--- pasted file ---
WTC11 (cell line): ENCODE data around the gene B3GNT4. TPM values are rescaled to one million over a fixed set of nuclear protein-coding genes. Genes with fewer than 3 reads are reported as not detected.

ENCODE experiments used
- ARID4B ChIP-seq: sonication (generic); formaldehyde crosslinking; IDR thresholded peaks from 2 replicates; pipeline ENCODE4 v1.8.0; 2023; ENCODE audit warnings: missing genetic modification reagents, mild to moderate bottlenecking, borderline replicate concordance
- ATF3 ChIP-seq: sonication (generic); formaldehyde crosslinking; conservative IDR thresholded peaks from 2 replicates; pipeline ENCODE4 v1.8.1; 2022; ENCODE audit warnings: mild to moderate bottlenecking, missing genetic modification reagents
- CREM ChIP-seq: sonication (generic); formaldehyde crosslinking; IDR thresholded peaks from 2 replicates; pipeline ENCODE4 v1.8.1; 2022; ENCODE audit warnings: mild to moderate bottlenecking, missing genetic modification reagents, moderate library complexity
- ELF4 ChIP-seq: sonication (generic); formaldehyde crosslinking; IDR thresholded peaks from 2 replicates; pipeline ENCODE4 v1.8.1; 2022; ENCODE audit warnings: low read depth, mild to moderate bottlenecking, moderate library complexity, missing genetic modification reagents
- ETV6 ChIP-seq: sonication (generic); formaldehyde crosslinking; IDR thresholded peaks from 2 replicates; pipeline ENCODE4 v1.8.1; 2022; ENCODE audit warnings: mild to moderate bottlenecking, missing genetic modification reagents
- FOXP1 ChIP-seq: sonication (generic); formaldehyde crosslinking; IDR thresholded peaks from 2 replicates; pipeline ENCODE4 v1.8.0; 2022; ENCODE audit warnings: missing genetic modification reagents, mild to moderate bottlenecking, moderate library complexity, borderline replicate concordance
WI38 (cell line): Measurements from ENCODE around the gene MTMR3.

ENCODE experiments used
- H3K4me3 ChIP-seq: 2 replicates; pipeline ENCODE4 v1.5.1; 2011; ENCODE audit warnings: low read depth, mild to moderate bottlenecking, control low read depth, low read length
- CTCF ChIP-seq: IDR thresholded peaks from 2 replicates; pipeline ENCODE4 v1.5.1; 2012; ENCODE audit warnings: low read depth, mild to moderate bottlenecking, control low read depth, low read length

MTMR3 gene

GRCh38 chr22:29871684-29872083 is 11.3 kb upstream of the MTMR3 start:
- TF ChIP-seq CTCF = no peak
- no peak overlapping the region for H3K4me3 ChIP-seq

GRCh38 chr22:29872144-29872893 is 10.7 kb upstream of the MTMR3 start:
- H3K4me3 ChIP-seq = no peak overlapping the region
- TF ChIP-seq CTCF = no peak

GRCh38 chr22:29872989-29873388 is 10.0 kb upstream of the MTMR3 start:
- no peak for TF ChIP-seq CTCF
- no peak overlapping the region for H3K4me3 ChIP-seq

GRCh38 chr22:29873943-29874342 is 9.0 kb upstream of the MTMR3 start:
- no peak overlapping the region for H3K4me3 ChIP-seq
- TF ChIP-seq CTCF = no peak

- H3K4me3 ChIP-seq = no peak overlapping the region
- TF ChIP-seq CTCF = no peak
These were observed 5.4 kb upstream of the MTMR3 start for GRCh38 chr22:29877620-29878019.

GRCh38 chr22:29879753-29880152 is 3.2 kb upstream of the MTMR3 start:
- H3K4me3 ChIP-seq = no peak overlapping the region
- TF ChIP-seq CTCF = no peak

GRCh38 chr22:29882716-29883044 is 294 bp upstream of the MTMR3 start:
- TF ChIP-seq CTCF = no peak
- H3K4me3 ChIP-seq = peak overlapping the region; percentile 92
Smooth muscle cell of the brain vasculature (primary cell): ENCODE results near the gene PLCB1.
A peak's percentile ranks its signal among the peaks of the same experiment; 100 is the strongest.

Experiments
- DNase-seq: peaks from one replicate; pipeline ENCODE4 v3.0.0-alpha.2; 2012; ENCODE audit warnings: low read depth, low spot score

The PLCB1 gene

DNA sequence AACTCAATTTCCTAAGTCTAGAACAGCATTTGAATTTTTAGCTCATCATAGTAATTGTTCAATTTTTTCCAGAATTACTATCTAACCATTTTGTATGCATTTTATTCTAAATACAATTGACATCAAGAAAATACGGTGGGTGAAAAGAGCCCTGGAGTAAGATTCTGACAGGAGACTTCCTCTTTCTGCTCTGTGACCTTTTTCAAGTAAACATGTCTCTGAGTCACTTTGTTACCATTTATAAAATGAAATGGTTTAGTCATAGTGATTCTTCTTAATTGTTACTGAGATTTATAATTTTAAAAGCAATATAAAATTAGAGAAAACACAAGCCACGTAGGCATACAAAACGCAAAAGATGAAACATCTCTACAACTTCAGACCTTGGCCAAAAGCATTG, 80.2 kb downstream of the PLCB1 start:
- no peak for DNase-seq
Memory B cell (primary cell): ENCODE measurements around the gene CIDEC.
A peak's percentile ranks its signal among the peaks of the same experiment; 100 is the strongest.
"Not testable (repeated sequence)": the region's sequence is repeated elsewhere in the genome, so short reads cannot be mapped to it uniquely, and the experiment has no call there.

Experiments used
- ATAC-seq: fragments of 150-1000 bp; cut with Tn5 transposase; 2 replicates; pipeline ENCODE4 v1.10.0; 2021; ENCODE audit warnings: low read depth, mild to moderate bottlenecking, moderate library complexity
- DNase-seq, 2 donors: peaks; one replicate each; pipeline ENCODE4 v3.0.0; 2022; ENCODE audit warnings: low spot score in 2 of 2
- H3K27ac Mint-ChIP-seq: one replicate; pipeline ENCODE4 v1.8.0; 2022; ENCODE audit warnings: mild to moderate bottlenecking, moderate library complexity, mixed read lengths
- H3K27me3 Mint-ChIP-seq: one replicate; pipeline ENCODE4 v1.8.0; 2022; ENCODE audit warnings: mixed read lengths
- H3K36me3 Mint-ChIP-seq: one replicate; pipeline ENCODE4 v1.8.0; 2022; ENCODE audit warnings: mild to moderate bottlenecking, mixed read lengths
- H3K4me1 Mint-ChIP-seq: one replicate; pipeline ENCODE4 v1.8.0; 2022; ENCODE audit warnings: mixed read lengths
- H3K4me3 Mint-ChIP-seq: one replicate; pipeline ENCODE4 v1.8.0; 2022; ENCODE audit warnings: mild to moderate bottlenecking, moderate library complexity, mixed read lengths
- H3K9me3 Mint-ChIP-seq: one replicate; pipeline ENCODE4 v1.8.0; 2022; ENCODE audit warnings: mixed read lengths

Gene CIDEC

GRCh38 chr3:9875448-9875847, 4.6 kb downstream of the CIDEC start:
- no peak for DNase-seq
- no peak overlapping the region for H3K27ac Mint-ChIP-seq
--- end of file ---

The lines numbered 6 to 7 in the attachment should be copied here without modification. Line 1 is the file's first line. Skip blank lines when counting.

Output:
- ELF4 ChIP-seq: sonication (generic); formaldehyde crosslinking; IDR thresholded peaks from 2 replicates; pipeline ENCODE4 v1.8.1; 2022; ENCODE audit warnings: low read depth, mild to moderate bottlenecking, moderate library complexity, missing genetic modification reagents
- ETV6 ChIP-seq: sonication (generic); formaldehyde crosslinking; IDR thresholded peaks from 2 replicates; pipeline ENCODE4 v1.8.1; 2022; ENCODE audit warnings: mild to moderate bottlenecking, missing genetic modification reagents